K-State’s first Namibian student presents at International Coffee Hour

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Naemi Shaipeni speaks about the country of Namibia. (Dylan Connell | Collegian MedIa Group)

On Friday, Nov.15, the International Student Center hosted the final International Coffee Hour of the semester. This month, the event featured a presentation over the small, southwestern African nation of Namibia.

Graduate student in pathobiology, Naemi Shadipeni gave a presentation about Namibia, detailing the nation’s precolonial history, colonial history, landscape, food, tourism and notable people.

Naemi referred Namibia to as her favorite country in the world. She was especially passionate about three specific portions of her presentation: landscape, people and food. She first talked about why she loved the Namibian landscape.

“When you look at the west side of the country, we have the dessert meeting the Atlantic ocean,” Shadipeni said. “I am actually proud of this fact, because there are very few places in the world where the desert meets the sea.”

Following her explanation of Namibia’s unique landscape, Shadipeni explained the Namibian people as divided into several tribal groups. She explained the various divisions among tribes that were usually a result of the way each one farmed.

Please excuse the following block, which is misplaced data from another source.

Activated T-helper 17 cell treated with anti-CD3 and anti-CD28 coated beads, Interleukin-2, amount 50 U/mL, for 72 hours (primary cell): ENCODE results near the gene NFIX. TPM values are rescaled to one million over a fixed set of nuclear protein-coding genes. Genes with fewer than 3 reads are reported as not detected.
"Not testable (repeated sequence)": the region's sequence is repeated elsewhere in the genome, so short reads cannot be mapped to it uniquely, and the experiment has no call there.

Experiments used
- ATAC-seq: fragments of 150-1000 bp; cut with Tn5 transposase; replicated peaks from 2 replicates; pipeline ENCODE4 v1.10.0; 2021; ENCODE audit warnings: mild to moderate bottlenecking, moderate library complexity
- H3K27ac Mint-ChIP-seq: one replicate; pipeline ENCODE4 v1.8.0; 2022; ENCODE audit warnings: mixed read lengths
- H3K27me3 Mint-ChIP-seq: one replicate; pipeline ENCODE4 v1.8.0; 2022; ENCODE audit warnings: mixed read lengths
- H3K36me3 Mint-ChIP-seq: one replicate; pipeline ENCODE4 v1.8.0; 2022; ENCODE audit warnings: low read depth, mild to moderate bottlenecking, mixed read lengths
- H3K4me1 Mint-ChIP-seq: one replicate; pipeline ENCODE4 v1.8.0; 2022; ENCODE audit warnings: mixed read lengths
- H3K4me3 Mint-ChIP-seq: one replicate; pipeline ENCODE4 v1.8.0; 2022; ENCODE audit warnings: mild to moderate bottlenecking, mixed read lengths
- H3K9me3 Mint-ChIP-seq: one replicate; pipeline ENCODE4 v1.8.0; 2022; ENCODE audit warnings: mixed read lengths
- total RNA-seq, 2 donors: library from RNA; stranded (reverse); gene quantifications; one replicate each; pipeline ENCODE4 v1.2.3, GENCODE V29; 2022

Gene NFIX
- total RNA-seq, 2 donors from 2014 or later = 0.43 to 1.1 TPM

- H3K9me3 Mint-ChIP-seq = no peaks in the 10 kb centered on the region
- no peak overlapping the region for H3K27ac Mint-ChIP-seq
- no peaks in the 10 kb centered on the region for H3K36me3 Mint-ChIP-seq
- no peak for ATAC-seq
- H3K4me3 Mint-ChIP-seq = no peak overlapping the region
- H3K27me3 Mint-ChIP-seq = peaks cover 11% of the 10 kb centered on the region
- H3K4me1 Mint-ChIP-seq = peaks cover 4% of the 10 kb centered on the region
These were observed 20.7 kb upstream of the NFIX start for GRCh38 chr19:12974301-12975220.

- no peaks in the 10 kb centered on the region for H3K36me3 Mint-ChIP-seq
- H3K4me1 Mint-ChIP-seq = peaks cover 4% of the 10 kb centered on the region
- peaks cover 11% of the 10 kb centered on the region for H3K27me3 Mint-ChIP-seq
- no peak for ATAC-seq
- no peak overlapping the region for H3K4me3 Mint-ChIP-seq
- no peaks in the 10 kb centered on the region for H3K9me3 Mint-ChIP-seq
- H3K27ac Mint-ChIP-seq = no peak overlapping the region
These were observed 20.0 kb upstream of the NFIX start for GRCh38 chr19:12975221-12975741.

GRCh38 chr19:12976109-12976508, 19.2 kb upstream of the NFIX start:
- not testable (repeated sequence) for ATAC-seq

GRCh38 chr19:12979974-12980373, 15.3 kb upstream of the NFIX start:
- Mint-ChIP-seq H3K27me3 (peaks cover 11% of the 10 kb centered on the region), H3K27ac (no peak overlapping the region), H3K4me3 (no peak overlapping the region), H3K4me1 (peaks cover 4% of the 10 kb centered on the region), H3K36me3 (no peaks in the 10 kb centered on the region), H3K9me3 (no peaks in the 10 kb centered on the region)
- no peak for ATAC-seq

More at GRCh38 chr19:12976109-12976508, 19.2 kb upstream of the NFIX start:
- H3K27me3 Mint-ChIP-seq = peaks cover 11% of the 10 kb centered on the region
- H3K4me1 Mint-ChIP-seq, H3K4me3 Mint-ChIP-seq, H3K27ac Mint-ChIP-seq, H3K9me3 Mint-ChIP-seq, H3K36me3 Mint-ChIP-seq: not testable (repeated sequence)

“My group that I would like you to take note of are the Bantu people which make up almost half of the population. You can identify them by the pink attire, which is what I am wearing now.” she said.

Shadipeni then talked about the food of Namibia.

“Getting to the food — which is my favorite part — pap is a flat looking bread served with spinach which we cultivate from our fields, and we have that with chicken or any other red meat we have,” said Shadipeni. “One of my favorite foods is a delicacy, and that is caterpillars, they are actually the most expensive food that you can find, but they are so good.”

Following the presentation, the attendees of the event were welcomed to join in a tasting of traditional Namibian food made by Shadipeni, herself. The plates included the pap and spinach mentioned in her presentation, along with steak seasoned in numerous Namibian style spices and flat cakes.

Attendee of the event and freshmen in management information systems and spanish, Lili Chen, said she thoroughly enjoyed the presentation and food.

“Usually when you go and you hear informational speeches it’s just like you’re getting facts and numbers spat at you,” said Chen. “But these were all very interesting facts and more thought was put into it and more intent was put into it. It was so interesting because it was her personal experience with the country.”

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